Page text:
Hari could read no more.

He understood what the letter left unsaid – his sister Draupadi had not survived the fever that had attacked her a few days before his wedding. His father would not make the mistake of communicating such inauspicious news in a letter. Instead, he had named everyone but Draupadi, letting Hari divine the rest.

He wished he had never come to Disavar, and never believed those stories they had told him about Seth Daulatram. But for the Chhappaniya, he would be sitting in the shop with his father, weighing mounds of bajra and moth, gwar, cucumber and melons, bantering with customers, speaking of trips to temples in Sikar and Jhunjhunu.

Why did anyone in Rampura have to step out of Shekhavati at all? “There is much to buy and sell,” Hemrajji had said, “and a hundred ways for a good bania to make money. Once a boy has learned the ways of Disavar, he starts out on his own.” Yes, but not a boy sent out before his time!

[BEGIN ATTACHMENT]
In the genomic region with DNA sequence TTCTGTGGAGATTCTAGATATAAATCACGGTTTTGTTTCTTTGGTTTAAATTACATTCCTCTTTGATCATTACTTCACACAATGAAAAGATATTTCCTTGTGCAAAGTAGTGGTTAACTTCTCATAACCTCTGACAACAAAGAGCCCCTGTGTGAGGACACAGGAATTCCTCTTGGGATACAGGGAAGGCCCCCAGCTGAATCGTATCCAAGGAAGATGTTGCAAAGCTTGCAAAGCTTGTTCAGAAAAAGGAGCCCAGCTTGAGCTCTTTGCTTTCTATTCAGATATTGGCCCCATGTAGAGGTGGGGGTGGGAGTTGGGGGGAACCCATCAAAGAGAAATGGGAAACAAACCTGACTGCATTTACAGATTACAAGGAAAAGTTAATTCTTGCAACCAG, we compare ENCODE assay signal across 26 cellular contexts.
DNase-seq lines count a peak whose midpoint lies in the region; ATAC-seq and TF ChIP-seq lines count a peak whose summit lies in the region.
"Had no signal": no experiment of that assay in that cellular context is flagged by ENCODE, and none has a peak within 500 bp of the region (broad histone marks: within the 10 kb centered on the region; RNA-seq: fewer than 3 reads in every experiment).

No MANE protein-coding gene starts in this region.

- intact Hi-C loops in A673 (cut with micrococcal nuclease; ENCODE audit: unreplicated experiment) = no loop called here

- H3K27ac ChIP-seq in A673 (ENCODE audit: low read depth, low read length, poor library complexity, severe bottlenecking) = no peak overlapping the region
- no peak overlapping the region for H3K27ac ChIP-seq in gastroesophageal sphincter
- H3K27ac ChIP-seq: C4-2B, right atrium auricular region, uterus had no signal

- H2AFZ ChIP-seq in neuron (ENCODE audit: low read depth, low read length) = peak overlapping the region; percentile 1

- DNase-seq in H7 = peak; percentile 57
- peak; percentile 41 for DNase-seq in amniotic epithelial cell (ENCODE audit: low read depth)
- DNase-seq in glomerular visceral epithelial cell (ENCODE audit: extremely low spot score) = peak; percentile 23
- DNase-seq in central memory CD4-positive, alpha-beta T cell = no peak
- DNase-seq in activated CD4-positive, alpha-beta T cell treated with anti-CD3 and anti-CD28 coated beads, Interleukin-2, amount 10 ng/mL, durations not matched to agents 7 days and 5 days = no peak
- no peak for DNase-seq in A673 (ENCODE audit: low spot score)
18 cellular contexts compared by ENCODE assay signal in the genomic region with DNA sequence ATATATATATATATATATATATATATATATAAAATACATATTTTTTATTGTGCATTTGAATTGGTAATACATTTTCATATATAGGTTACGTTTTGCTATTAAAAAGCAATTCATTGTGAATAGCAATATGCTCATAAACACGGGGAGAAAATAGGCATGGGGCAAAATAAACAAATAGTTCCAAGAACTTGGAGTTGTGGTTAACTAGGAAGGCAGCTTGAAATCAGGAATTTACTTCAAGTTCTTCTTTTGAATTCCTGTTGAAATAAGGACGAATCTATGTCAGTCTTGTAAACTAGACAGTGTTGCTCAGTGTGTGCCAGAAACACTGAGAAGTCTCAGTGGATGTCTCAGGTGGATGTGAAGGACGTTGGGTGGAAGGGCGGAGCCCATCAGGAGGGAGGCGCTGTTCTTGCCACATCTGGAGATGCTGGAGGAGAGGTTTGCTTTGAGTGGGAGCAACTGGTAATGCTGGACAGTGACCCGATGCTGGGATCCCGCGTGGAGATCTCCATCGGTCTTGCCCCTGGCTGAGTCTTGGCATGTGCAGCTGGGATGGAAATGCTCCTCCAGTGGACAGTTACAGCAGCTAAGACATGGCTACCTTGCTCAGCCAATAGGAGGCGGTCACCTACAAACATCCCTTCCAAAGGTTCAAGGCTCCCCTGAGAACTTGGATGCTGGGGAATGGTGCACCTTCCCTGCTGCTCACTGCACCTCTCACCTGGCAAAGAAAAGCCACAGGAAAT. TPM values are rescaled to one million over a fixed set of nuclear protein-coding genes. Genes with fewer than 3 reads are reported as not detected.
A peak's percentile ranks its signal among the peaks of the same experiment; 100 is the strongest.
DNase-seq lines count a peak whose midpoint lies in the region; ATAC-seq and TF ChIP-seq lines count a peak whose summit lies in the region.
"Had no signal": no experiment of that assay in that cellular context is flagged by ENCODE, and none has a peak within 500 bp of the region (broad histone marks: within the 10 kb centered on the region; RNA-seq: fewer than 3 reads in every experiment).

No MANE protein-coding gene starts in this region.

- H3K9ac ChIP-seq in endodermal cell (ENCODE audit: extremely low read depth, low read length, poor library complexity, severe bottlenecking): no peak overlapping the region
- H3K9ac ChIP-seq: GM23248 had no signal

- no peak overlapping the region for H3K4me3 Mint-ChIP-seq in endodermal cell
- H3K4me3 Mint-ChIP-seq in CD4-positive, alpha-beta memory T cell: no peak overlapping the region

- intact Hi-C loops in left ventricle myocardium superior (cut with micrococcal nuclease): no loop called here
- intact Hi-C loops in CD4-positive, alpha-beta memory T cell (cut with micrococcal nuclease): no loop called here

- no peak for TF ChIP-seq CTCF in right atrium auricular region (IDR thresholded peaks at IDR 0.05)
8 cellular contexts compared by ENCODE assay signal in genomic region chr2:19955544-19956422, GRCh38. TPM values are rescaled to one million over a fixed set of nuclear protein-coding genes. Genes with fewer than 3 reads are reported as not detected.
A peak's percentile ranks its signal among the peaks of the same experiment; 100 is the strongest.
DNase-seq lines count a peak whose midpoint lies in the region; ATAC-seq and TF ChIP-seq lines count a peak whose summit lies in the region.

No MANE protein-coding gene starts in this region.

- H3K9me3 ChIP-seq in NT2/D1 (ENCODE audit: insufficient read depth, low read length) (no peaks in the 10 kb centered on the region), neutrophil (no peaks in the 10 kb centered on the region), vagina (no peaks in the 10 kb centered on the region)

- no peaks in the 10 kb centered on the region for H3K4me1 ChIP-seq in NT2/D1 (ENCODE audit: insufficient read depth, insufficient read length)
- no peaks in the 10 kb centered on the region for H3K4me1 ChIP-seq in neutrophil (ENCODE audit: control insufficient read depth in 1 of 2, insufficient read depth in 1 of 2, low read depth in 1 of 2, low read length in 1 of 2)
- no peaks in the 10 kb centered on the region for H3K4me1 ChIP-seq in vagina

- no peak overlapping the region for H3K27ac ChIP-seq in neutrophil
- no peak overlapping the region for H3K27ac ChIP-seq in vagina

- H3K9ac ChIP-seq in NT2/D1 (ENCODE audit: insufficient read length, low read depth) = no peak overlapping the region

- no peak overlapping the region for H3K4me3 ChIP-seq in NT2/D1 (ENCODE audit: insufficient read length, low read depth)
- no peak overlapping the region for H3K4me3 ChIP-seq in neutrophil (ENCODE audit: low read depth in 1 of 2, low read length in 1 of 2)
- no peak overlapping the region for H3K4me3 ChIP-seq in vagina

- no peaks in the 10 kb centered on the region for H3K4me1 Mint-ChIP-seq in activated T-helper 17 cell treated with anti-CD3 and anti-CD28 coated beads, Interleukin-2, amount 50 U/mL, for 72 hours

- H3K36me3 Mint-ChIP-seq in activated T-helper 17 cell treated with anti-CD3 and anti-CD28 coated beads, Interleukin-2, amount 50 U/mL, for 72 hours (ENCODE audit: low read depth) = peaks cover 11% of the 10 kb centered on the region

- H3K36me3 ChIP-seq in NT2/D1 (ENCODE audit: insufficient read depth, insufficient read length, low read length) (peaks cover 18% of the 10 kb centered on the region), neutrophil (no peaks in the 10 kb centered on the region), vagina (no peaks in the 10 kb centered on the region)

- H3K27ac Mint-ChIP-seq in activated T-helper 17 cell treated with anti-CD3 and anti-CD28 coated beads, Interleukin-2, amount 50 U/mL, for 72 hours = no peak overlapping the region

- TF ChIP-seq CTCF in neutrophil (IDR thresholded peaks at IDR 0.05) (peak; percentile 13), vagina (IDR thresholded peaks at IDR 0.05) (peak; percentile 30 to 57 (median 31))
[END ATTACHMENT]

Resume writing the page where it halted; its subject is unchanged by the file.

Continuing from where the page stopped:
He could simply pack his trunk and return to Rampura. He would have to borrow money for the gold ring – Khemchandji would perhaps extend a loan. He would have to ask for more than twenty-four rupees: his father had not accounted for the cost of workmanship – two-and-a-half annas in a rupee. Excited, he stood up, then sat down immediately when reminded of the train fare. What would his father say about the waste?

Ten rupees to go from Delhi to Calcutta, another ten to return, with nothing to show for the expense but a gold ring and a debt of thirty-five rupees! In any case, he could not return empty-handed. When someone – even a boy – returned from Disavar, he was expected to arrive with gifts for everyone, with stories of Kalkatta, English sahibs, trains, tongas and bales of jute. What stories would he tell?

Excerpted with permission from Harilal & Sons, Sujit Saraf, Speaking Tiger.